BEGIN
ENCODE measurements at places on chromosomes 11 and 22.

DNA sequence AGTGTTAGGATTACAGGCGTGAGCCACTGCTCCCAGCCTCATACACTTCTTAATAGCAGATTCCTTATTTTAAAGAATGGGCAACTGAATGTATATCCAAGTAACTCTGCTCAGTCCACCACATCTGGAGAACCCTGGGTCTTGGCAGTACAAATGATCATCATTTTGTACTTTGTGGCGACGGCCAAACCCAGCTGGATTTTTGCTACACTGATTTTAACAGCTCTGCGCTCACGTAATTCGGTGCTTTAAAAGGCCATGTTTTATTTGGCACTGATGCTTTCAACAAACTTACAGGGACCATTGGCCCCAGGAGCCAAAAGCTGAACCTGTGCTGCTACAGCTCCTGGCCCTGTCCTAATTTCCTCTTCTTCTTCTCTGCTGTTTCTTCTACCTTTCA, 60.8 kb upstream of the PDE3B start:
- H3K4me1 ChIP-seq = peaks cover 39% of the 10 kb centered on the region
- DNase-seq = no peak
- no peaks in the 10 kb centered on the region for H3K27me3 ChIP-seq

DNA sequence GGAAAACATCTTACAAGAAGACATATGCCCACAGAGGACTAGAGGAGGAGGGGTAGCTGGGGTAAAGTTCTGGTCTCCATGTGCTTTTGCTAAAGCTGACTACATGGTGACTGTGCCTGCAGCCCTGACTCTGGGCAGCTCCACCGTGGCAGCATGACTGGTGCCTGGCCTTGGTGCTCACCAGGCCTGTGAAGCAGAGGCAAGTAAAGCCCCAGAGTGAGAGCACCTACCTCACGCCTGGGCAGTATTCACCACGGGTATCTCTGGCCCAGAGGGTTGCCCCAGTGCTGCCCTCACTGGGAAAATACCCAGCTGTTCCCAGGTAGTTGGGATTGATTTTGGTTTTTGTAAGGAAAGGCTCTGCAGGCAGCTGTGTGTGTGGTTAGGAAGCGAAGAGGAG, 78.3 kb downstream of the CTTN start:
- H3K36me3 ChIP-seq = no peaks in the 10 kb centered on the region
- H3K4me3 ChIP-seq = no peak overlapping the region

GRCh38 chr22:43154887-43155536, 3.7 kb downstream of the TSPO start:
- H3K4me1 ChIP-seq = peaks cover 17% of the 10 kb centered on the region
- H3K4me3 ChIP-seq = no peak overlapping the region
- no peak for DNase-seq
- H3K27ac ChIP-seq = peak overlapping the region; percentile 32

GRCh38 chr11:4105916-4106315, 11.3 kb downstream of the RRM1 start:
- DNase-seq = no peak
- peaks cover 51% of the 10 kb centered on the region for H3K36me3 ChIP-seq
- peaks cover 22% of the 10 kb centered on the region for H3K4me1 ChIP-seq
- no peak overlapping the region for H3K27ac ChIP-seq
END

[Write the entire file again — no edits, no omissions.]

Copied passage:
ENCODE measurements at places on chromosomes 11 and 22.

DNA sequence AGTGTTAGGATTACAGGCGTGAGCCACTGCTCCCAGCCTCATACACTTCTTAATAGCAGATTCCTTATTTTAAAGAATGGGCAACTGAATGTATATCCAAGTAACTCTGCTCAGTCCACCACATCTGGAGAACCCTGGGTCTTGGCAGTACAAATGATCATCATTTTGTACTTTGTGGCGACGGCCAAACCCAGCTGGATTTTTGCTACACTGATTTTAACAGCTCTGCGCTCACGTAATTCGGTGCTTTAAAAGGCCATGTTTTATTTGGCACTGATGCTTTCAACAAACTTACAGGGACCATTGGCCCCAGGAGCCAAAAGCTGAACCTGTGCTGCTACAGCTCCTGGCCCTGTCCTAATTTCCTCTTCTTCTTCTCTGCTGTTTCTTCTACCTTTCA, 60.8 kb upstream of the PDE3B start:
- H3K4me1 ChIP-seq = peaks cover 39% of the 10 kb centered on the region
- DNase-seq = no peak
- no peaks in the 10 kb centered on the region for H3K27me3 ChIP-seq

DNA sequence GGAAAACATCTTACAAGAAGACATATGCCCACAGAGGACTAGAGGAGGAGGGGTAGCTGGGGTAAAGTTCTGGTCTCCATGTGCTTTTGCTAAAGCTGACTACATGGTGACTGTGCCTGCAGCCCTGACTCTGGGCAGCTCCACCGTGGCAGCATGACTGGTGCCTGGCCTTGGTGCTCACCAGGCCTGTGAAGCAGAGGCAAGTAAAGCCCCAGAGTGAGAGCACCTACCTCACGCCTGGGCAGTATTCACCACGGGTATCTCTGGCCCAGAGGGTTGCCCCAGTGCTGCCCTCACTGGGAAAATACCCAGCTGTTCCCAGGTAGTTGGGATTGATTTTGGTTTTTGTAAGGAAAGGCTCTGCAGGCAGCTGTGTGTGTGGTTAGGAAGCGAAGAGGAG, 78.3 kb downstream of the CTTN start:
- H3K36me3 ChIP-seq = no peaks in the 10 kb centered on the region
- H3K4me3 ChIP-seq = no peak overlapping the region

GRCh38 chr22:43154887-43155536, 3.7 kb downstream of the TSPO start:
- H3K4me1 ChIP-seq = peaks cover 17% of the 10 kb centered on the region
- H3K4me3 ChIP-seq = no peak overlapping the region
- no peak for DNase-seq
- H3K27ac ChIP-seq = peak overlapping the region; percentile 32

GRCh38 chr11:4105916-4106315, 11.3 kb downstream of the RRM1 start:
- DNase-seq = no peak
- peaks cover 51% of the 10 kb centered on the region for H3K36me3 ChIP-seq
- peaks cover 22% of the 10 kb centered on the region for H3K4me1 ChIP-seq
- no peak overlapping the region for H3K27ac ChIP-seq